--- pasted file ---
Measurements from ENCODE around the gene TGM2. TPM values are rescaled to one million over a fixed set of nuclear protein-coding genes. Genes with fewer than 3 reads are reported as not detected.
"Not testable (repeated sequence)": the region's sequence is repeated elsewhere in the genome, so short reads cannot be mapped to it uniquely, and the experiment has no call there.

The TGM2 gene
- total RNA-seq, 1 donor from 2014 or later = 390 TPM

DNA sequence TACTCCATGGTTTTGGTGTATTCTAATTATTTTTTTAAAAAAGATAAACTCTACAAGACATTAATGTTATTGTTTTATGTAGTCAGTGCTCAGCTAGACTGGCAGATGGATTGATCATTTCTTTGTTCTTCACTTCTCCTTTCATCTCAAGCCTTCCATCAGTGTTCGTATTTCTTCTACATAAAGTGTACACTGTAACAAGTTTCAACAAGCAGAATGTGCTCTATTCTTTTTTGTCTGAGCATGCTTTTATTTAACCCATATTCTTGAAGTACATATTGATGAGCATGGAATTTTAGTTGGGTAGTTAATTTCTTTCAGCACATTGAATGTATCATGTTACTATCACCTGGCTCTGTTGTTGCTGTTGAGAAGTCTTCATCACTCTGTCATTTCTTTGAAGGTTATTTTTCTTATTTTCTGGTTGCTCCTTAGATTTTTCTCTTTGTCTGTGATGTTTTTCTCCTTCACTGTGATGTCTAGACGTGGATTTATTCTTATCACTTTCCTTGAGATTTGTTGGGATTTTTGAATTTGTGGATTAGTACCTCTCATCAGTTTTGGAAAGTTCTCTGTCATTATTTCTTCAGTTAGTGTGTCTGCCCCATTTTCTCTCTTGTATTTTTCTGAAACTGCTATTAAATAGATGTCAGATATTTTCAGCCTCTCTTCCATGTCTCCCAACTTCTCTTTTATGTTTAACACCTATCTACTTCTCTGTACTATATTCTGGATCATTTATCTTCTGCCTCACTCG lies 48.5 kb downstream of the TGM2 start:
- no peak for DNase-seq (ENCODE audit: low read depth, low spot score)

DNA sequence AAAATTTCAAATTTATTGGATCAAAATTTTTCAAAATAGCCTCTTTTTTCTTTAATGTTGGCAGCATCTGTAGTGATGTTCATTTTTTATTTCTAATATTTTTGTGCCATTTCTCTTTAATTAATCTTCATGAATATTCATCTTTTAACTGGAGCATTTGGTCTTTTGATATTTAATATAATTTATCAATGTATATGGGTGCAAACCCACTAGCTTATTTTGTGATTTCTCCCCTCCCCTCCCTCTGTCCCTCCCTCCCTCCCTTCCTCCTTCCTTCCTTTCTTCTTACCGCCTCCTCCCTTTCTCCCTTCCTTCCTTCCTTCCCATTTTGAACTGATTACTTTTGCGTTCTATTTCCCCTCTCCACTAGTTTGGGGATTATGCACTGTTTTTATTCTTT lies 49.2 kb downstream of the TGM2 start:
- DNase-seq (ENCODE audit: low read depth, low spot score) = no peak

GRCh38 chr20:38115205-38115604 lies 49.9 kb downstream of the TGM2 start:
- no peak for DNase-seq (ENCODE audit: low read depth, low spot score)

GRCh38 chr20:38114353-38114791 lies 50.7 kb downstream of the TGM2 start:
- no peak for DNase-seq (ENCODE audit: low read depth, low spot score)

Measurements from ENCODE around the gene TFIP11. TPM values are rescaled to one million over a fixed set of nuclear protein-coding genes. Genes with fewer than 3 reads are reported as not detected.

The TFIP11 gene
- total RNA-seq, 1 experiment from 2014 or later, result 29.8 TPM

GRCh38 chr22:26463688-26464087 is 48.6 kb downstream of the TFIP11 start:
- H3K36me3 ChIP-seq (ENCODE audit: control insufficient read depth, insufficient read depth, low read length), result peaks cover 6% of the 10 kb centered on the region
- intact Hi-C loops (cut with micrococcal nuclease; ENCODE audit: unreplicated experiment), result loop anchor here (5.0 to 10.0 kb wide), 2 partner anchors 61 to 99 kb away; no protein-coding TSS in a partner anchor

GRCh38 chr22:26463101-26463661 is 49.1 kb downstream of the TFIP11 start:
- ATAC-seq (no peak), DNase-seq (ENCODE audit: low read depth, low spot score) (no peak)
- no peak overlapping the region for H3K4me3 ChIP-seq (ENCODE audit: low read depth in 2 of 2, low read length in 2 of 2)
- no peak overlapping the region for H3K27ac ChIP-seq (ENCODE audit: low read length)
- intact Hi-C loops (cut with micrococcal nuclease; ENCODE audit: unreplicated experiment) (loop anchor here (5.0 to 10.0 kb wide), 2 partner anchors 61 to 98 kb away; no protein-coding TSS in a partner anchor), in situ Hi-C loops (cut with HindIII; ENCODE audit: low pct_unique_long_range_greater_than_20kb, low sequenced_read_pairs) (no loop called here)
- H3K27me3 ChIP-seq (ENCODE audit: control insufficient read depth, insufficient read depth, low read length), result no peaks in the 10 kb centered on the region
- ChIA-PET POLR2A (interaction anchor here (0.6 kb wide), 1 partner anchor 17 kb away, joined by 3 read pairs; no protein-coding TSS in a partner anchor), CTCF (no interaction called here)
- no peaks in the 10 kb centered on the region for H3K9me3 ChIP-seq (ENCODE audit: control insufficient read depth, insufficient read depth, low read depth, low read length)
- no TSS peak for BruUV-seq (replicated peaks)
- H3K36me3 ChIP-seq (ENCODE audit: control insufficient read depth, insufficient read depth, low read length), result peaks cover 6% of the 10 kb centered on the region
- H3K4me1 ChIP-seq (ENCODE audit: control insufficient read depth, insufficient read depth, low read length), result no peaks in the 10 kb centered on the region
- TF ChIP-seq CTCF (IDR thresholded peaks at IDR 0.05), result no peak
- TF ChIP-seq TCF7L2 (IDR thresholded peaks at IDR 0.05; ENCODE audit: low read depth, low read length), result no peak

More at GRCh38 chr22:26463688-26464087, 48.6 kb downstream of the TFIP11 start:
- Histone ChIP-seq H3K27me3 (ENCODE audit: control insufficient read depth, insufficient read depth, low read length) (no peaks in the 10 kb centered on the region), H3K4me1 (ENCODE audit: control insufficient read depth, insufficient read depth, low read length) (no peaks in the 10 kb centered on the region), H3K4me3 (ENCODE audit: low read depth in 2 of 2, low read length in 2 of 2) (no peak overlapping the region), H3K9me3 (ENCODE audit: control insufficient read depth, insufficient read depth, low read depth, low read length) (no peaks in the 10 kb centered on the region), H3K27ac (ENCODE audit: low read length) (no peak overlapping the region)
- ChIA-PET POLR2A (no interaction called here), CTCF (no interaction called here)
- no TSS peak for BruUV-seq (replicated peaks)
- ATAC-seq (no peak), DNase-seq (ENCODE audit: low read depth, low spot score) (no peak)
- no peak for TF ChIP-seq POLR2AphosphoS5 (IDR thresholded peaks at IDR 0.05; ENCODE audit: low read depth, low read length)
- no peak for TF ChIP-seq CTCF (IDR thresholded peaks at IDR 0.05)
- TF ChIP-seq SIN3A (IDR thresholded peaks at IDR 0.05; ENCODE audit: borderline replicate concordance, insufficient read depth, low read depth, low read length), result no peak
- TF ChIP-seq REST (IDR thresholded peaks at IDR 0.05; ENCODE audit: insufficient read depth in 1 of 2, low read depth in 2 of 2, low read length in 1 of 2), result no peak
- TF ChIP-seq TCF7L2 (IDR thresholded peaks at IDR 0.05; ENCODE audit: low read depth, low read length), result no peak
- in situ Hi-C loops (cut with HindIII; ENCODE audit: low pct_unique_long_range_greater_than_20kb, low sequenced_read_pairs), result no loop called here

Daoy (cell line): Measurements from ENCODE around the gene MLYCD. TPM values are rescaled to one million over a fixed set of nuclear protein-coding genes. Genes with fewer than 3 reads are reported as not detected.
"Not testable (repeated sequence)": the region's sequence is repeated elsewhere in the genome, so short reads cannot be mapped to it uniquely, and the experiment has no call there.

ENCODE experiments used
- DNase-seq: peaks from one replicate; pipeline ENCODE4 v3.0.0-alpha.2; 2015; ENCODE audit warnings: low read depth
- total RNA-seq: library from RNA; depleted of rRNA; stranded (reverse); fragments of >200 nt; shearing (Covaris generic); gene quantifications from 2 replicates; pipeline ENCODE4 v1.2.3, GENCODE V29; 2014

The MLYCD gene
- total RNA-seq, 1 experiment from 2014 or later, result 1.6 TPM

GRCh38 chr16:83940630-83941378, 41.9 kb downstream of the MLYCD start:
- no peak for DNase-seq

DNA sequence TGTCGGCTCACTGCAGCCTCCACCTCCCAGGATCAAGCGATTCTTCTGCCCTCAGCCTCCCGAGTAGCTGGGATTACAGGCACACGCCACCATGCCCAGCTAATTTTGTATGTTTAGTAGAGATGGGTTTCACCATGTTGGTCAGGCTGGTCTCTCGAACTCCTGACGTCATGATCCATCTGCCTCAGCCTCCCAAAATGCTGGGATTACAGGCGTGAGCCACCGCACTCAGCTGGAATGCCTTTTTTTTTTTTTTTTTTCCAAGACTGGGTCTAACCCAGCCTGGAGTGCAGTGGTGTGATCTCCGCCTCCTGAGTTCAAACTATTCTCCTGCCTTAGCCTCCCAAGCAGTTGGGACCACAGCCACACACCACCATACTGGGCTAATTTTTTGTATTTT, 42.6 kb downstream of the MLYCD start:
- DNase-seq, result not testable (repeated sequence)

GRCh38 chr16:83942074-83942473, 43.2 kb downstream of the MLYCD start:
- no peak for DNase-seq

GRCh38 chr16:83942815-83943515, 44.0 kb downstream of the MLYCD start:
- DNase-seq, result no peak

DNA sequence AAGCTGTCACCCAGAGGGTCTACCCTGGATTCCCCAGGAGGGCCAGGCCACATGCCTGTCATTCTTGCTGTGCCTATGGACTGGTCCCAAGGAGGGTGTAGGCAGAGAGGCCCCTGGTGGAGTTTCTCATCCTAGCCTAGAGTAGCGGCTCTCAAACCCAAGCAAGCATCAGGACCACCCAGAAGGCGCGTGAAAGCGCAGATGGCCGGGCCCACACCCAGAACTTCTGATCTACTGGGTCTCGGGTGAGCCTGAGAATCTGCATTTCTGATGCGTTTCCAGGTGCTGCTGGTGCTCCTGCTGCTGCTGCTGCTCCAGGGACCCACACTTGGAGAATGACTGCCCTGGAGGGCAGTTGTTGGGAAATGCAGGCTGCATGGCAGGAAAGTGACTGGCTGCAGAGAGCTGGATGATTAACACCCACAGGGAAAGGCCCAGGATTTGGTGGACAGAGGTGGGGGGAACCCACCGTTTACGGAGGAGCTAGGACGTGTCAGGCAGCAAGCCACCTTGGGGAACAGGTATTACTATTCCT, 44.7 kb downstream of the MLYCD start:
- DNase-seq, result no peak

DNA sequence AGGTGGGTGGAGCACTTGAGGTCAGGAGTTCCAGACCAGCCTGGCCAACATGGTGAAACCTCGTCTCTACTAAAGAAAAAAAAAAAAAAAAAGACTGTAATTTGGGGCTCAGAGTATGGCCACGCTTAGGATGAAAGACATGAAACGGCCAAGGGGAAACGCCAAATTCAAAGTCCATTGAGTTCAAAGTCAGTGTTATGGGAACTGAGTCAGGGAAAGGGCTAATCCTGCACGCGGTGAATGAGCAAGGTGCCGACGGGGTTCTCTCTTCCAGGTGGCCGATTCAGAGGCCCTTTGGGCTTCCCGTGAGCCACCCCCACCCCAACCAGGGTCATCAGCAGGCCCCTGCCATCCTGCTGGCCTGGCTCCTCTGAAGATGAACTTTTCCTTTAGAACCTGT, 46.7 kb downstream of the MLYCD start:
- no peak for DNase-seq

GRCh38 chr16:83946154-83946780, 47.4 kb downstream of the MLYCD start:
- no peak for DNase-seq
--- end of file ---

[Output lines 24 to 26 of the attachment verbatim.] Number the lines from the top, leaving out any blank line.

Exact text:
- H3K27me3 ChIP-seq (ENCODE audit: control insufficient read depth, insufficient read depth, low read length), result no peaks in the 10 kb centered on the region
- ChIA-PET POLR2A (interaction anchor here (0.6 kb wide), 1 partner anchor 17 kb away, joined by 3 read pairs; no protein-coding TSS in a partner anchor), CTCF (no interaction called here)
- no peaks in the 10 kb centered on the region for H3K9me3 ChIP-seq (ENCODE audit: control insufficient read depth, insufficient read depth, low read depth, low read length)